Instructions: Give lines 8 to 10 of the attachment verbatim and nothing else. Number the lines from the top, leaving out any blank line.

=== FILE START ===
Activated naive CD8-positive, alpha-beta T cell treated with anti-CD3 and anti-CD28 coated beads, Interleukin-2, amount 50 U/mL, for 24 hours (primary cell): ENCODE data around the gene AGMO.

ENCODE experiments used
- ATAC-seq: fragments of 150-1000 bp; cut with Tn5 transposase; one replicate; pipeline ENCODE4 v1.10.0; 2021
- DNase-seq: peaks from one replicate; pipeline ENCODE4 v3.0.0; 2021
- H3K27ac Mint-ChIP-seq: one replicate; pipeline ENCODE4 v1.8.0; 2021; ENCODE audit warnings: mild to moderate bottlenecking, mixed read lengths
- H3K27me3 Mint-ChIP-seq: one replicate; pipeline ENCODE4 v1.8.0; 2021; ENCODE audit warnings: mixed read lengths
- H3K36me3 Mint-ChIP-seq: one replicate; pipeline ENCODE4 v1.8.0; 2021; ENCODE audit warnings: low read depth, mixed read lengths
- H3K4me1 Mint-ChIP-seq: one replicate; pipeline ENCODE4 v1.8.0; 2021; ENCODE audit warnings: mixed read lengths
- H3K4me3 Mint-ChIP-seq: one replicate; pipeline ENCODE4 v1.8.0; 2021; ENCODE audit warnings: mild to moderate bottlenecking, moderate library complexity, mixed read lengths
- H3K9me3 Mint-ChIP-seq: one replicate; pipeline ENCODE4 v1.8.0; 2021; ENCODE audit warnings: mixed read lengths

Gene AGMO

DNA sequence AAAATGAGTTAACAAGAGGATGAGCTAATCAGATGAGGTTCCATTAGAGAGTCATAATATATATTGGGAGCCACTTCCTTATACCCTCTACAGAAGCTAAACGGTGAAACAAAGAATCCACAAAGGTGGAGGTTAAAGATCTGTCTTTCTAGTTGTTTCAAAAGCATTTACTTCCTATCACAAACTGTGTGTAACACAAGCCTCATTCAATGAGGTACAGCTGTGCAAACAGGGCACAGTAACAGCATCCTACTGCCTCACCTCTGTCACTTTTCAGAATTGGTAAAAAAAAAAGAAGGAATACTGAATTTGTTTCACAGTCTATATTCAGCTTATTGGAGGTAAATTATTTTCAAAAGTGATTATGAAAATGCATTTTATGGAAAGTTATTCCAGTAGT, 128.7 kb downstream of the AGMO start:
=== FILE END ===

- H3K4me1 Mint-ChIP-seq: one replicate; pipeline ENCODE4 v1.8.0; 2021; ENCODE audit warnings: mixed read lengths
- H3K4me3 Mint-ChIP-seq: one replicate; pipeline ENCODE4 v1.8.0; 2021; ENCODE audit warnings: mild to moderate bottlenecking, moderate library complexity, mixed read lengths
- H3K9me3 Mint-ChIP-seq: one replicate; pipeline ENCODE4 v1.8.0; 2021; ENCODE audit warnings: mixed read lengths